If a home experiences a major leak or flood, it is imperative that any damaged materials be removed immediately and replaced as soon as possible. Any longer that these materials remain exposed can do further damage to its structure and need professional evaluation and removal in order to avoid future mold growth issues. A professional should be hired to assess the situation and help decide the next steps needed in order to stop mold growth after water damage has taken place.

Food Sources

Molds are fungi, and as with all fungi they require food in order to grow and spread. When growing on materials they consume carbon-rich compounds in them and turn it into energy sources for them – discoloration occurs as a result, as does an earthy or musty aroma from them digesting carbon from them and producing mycotoxins as byproducts which may harm people through inhalation, ingestion and skin contact.

Mold spores can often be found floating through the air or on surfaces that do not appear damp, but these spores only become active when conditions such as water, food and temperature meet their ideal requirements for growth. Otherwise, they remain dormant until optimal conditions return and start growing again.

If you detect mold on your food or in your refrigerator, throw it away immediately. Even if only visible surface mold remains present, its roots remain hidden underneath and may spread quickly if left alone. Food with high moisture content should still be discarded, while denser foods like hard cheese, salami and dry-cured ham may be salvaged by cutting around and under the spot while keeping a sharp knife clear of the spot in order to prevent cross-contamination by cutting at least an inch around and below it before saving it.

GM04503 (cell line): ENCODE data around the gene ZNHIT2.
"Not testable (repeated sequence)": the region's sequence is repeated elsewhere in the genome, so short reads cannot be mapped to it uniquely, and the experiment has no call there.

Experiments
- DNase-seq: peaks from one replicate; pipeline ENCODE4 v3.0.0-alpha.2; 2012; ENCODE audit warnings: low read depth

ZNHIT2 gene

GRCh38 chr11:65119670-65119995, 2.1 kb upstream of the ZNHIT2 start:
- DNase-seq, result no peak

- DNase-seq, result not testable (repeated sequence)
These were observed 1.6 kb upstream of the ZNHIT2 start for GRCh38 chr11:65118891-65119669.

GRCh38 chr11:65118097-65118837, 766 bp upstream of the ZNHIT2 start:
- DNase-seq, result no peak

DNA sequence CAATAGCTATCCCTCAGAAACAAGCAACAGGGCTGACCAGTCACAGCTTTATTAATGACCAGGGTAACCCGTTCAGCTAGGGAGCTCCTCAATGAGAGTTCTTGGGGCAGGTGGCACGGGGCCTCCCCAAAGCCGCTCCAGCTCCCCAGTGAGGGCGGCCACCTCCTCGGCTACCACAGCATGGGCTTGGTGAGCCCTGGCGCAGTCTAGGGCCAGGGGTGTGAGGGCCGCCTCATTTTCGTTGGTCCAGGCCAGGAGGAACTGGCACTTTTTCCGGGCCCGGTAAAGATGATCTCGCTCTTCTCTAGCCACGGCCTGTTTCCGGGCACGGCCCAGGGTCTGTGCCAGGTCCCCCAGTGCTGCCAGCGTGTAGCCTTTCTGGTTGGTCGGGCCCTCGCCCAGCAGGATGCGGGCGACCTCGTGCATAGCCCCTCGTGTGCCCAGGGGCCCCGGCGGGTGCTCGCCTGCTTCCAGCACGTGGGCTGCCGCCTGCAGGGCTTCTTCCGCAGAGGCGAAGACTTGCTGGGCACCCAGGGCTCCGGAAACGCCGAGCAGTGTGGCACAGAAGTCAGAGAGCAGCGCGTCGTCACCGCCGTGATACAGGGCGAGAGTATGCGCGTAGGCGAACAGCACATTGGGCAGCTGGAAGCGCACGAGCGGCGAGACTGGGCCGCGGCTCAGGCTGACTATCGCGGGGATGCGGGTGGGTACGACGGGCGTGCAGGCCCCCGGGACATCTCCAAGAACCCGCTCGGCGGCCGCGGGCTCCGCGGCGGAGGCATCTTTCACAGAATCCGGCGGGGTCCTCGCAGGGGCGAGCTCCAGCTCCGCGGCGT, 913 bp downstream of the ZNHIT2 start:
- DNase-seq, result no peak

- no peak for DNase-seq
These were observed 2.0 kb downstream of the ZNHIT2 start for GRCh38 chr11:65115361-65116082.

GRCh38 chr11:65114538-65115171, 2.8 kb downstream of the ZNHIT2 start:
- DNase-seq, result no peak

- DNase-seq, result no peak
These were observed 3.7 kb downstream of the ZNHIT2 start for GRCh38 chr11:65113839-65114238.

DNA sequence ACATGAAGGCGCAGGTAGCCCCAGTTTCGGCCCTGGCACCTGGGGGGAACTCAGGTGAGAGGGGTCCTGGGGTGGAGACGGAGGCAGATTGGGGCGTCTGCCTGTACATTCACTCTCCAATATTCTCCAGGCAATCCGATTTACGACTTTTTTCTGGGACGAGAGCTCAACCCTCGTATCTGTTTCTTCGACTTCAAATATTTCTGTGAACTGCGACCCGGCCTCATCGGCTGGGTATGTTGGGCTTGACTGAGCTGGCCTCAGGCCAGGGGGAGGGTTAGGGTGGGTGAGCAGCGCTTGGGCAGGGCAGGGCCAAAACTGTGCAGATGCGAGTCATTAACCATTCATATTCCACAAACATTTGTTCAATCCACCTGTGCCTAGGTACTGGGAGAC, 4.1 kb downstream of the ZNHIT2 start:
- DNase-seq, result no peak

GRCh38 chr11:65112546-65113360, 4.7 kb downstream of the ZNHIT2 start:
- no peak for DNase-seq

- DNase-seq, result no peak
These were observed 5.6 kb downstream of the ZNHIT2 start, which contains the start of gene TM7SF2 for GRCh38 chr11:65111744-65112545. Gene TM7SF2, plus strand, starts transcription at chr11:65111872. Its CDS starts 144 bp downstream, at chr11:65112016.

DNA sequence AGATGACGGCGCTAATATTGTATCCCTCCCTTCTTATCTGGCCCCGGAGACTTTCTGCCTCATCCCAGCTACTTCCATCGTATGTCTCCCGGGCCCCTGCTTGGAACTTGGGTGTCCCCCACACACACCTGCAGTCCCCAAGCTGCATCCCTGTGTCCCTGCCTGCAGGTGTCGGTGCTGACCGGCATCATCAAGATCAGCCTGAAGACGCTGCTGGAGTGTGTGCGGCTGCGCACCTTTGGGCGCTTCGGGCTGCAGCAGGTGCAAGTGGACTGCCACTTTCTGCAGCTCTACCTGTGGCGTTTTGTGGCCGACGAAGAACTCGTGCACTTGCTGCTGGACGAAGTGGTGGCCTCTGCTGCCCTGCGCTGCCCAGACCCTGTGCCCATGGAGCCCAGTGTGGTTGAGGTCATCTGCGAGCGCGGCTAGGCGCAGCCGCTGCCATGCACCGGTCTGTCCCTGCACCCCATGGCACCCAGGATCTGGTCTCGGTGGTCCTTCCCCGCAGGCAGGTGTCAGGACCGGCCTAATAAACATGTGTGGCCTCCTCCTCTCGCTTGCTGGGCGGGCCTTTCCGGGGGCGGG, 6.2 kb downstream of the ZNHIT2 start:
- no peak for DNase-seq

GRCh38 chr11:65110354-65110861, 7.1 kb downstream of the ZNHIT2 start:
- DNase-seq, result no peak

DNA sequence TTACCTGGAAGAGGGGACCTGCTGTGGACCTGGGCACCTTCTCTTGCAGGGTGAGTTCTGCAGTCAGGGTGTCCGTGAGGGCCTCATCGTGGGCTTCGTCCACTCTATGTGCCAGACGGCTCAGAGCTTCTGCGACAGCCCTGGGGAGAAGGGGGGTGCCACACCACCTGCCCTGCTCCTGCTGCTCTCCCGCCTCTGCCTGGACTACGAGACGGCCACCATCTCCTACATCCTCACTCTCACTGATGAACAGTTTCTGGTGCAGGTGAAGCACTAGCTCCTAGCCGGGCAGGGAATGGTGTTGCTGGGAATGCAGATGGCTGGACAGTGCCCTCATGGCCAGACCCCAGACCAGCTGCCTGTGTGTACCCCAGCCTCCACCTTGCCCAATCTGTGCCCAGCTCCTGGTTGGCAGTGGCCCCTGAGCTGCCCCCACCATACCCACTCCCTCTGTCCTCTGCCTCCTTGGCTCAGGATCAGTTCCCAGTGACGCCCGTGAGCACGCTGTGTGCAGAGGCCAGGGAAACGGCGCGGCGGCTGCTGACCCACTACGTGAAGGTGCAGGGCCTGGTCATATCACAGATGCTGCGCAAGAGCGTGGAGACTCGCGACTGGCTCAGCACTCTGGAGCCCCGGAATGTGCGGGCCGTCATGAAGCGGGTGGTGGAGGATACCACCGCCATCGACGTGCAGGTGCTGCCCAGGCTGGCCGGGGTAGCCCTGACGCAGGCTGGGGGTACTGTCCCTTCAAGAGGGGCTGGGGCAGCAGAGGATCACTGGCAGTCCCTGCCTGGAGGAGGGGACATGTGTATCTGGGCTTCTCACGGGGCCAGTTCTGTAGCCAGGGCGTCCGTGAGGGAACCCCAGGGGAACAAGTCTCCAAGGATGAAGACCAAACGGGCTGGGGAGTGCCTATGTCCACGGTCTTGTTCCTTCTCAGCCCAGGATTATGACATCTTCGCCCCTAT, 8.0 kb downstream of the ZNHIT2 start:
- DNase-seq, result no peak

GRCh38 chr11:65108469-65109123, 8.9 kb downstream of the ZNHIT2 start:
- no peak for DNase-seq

Mold and mildew come in all colors, shapes, textures and sizes but all share two common traits: digesting organic material for sustenance and needing moisture for growth. While mold spores can form anywhere within homes – from basements, attics, crawl spaces to bathrooms and poorly ventilated kitchens – mold thrives best in humid and warm environments such as basements, attics crawl spaces bathrooms laundry rooms poorly ventilated kitchens as well as growing on surfaces such as wood, paper carpeting drywall wallpaper fabric fabric etc.

An unpleasant musty odor is often one of the first indicators that mold and mildew have established themselves in your home, and should serve as a warning that something needs to be addressed immediately, lest further growth spreads throughout. If this smell is detected in your home, immediately contact someone as it could spread throughout.

Non-porous materials like metals, glass and hard plastics that have mold but remain structurally sound may be cleaned using commercial products, soap and water or diluted bleach solutions. Porous materials like drywall, wallpaper, fabric upholstery furniture or carpet must be thrown out immediately as soon as their mold infestation becomes evident.

Mold spores can trigger allergic reactions in sensitive individuals, particularly infants, children and elderly individuals. People living with chronic lung conditions such as asthma are at an increased risk for severe symptoms and complications associated with mold exposure.